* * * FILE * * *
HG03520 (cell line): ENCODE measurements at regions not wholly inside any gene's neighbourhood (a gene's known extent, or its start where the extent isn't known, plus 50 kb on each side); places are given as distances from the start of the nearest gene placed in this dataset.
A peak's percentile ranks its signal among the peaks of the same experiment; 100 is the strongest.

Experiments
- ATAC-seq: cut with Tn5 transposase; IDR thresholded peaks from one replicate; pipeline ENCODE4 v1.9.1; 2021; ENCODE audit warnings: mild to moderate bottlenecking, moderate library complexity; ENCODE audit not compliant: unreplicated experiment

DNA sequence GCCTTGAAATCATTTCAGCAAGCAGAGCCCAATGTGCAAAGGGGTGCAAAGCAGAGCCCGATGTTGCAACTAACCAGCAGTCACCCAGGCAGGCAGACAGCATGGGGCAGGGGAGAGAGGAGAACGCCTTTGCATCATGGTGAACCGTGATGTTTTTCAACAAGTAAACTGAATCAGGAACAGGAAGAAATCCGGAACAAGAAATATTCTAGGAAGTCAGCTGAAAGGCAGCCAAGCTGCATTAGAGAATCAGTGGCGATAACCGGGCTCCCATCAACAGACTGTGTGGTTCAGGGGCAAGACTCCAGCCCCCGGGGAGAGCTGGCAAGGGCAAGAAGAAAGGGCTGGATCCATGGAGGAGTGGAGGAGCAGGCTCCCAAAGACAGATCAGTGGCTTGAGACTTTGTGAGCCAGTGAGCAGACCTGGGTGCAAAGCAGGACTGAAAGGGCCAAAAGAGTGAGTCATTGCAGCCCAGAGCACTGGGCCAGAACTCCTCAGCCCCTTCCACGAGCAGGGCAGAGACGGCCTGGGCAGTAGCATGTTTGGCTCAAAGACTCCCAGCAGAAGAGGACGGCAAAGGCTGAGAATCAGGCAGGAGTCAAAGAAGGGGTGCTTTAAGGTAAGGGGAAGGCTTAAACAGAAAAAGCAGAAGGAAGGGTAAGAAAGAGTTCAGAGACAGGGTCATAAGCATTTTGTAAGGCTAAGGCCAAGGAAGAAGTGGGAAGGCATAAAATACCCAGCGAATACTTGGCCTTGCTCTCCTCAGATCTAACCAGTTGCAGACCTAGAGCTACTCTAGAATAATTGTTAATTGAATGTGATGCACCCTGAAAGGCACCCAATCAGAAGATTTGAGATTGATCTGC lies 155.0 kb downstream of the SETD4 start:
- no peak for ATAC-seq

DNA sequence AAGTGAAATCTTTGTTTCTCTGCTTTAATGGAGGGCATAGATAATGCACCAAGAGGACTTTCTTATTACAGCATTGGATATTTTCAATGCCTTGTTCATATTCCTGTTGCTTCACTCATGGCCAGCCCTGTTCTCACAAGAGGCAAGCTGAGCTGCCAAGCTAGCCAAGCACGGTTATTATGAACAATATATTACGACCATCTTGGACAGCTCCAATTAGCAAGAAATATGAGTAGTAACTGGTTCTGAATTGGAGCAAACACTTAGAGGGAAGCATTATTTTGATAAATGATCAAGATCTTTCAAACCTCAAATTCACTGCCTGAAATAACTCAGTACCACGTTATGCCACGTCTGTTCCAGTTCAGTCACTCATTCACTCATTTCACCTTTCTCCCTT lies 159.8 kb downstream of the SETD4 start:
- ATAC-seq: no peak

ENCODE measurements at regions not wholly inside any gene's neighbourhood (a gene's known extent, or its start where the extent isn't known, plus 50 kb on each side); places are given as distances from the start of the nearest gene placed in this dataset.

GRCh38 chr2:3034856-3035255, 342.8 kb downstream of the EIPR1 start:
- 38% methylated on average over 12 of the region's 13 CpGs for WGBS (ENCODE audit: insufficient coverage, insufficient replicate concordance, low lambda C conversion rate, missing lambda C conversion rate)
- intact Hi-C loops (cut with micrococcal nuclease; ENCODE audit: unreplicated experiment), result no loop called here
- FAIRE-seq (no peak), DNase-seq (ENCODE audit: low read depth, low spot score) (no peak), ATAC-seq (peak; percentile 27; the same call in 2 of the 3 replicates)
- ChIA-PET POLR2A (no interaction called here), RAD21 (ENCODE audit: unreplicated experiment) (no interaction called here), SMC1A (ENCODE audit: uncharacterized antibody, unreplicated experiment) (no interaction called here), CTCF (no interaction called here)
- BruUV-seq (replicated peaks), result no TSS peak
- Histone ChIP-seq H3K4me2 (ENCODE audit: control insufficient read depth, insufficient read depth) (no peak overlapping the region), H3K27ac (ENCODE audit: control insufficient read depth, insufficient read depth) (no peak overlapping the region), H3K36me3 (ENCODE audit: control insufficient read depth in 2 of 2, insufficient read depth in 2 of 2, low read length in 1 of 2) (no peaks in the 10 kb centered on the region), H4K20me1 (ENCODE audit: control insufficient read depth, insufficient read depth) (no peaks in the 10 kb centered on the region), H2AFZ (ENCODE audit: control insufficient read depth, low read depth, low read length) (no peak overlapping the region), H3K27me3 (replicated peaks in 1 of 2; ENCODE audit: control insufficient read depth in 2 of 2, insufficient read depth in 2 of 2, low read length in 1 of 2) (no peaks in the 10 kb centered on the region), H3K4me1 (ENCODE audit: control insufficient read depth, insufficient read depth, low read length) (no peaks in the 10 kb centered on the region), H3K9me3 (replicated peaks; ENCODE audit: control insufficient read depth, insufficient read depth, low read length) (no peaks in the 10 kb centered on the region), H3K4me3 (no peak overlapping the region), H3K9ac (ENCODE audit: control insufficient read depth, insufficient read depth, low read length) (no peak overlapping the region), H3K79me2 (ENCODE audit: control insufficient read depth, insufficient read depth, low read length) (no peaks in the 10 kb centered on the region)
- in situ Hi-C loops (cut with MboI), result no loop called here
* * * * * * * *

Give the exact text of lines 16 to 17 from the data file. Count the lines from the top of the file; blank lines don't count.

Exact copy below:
- Histone ChIP-seq H3K4me2 (ENCODE audit: control insufficient read depth, insufficient read depth) (no peak overlapping the region), H3K27ac (ENCODE audit: control insufficient read depth, insufficient read depth) (no peak overlapping the region), H3K36me3 (ENCODE audit: control insufficient read depth in 2 of 2, insufficient read depth in 2 of 2, low read length in 1 of 2) (no peaks in the 10 kb centered on the region), H4K20me1 (ENCODE audit: control insufficient read depth, insufficient read depth) (no peaks in the 10 kb centered on the region), H2AFZ (ENCODE audit: control insufficient read depth, low read depth, low read length) (no peak overlapping the region), H3K27me3 (replicated peaks in 1 of 2; ENCODE audit: control insufficient read depth in 2 of 2, insufficient read depth in 2 of 2, low read length in 1 of 2) (no peaks in the 10 kb centered on the region), H3K4me1 (ENCODE audit: control insufficient read depth, insufficient read depth, low read length) (no peaks in the 10 kb centered on the region), H3K9me3 (replicated peaks; ENCODE audit: control insufficient read depth, insufficient read depth, low read length) (no peaks in the 10 kb centered on the region), H3K4me3 (no peak overlapping the region), H3K9ac (ENCODE audit: control insufficient read depth, insufficient read depth, low read length) (no peak overlapping the region), H3K79me2 (ENCODE audit: control insufficient read depth, insufficient read depth, low read length) (no peaks in the 10 kb centered on the region)
- in situ Hi-C loops (cut with MboI), result no loop called here